As the couple and Rob shared how they cope with the loss of a child, they discovered a common bond. The mother said, “On Shawn’s birthday we release balloons.” Surprised, Rob explained how, on what would have been Kaitlin’s 17th birthday, her entire softball team went out to their positions and each released a balloon. Both teams and everyone at the softball game watched in silence as the balloons rose high into the sky.

No sooner had the words left his mouth than a balloon appeared! On a Colorado mountain at 9,000 feet in the middle of nowhere, a balloon descended down the mountainside until its ribbon got stuck in a tree not far from the group. The leader retrieved the balloon and handed it to my husband. The balloon was purple, Kaitlin’s favorite color and the color of the bracelets we wear in remembrance of her. On the purple balloon were the words “Happy Birthday.”

As the kids started to come back down the mountain, Rob waited anxiously for me to return. He had hidden the balloon in his backpack so not to detract from my accomplishment. I did make it to the top of the mountain! I had my picture taken wearing Kaitlin’s T-shirt and hat — just as she had done. Upon my return I was embraced by my very emotional husband. All the while I thought, “I am the one who just climbed the mountain — why are you crying?!” As we rode the bus back to camp, he opened the backpack to get me a sandwich. Seeing the purple helium balloon inside, I asked the obvious question. He told me the whole story when we were alone later that night.

Saturday was the last day of camp. While several of the adults shopped in the camp store, our area director, Brian Summerall, visited with Rob as they rocked in the rocking chairs out on the porch. When we were through shopping, the group of us went to the soda shop to get a drink. Our area director and my husband slid into a booth while we went to get drinks. As we returned to the booth my husband was excitedly rocking back and forth grinning. Before we even sat down he said, “I have something exciting to tell all of you! I committed my life to Christ!”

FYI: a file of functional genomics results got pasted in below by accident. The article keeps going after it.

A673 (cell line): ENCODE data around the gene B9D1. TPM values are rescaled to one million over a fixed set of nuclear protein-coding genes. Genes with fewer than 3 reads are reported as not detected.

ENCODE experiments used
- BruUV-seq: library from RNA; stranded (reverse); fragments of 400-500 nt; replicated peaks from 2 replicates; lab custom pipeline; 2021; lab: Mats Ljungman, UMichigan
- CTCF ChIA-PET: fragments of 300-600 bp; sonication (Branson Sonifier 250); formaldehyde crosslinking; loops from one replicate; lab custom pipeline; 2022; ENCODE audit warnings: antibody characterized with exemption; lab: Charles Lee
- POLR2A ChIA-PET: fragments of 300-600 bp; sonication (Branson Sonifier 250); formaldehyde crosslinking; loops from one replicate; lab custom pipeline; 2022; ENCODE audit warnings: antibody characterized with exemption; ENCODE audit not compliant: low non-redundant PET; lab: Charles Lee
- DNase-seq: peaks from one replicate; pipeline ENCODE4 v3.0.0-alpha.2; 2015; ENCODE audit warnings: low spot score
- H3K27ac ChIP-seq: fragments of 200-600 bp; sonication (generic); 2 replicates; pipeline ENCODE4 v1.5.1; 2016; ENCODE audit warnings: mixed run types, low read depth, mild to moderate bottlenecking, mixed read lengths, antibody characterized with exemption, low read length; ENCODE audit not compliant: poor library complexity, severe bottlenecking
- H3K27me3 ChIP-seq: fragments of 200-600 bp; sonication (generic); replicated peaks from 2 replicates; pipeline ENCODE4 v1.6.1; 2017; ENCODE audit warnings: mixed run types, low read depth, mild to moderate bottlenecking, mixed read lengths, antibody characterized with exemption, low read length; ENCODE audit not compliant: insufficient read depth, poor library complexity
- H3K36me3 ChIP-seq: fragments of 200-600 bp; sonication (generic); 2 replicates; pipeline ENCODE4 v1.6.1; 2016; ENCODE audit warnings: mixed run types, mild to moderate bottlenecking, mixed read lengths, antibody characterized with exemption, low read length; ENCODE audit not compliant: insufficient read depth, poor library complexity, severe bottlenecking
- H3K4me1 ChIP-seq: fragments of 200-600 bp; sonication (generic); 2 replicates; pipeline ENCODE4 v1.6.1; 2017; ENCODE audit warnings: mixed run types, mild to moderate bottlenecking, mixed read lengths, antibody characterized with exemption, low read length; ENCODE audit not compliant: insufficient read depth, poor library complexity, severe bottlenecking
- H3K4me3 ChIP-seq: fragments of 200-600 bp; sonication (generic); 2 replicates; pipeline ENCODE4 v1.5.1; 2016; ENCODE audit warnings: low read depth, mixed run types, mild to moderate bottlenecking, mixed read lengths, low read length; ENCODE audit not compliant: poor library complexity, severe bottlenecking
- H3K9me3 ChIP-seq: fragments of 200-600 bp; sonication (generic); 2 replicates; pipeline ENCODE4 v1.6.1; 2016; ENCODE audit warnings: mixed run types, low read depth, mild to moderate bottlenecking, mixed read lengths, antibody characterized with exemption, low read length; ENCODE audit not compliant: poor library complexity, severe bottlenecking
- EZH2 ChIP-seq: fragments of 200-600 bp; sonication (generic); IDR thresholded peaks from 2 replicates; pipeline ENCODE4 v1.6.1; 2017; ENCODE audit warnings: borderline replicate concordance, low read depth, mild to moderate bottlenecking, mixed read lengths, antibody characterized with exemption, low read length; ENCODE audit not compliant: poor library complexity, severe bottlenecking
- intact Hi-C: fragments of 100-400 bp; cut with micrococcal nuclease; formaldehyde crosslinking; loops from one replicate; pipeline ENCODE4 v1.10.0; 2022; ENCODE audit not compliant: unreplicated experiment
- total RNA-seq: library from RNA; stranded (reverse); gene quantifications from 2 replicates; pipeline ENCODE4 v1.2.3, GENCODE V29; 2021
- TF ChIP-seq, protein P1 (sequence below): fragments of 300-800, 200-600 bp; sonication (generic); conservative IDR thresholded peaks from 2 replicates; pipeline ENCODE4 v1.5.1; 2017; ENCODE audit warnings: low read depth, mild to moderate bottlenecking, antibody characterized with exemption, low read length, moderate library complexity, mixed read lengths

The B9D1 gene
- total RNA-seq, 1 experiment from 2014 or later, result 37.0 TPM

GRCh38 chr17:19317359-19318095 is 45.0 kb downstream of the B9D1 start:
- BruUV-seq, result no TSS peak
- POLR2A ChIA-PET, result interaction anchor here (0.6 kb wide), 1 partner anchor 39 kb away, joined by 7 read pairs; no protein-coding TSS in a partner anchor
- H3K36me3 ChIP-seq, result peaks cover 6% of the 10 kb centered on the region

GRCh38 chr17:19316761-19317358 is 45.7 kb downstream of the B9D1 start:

Catherine Jennison said it was just as Kaitlin had done. She and her friends were sitting in a circle on the floor during cabin time. Kaitlin sat cross-legged hugging her pillow, rocking back and forth grinning, and said the exact same phrase: “I committed my life to Christ.” What had Brian said in 45 minutes that my husband had not heard in his 55 years?!

That night at the Say-So, the microphone had gone through half the room when it reached the back row where the adults sat. Rob took the microphone and through his tears he publicly professed his faith commitment. The room erupted! Everyone stood, turned around and applauded. There was a standing ovation for several minutes.

I wondered then, as I do even now, was the Happy Birthday balloon a reminder to us of Kaitlin’s birthday or was it Kaitlin’s way of telling her daddy, “Welcome to the birth of your new life with Christ.”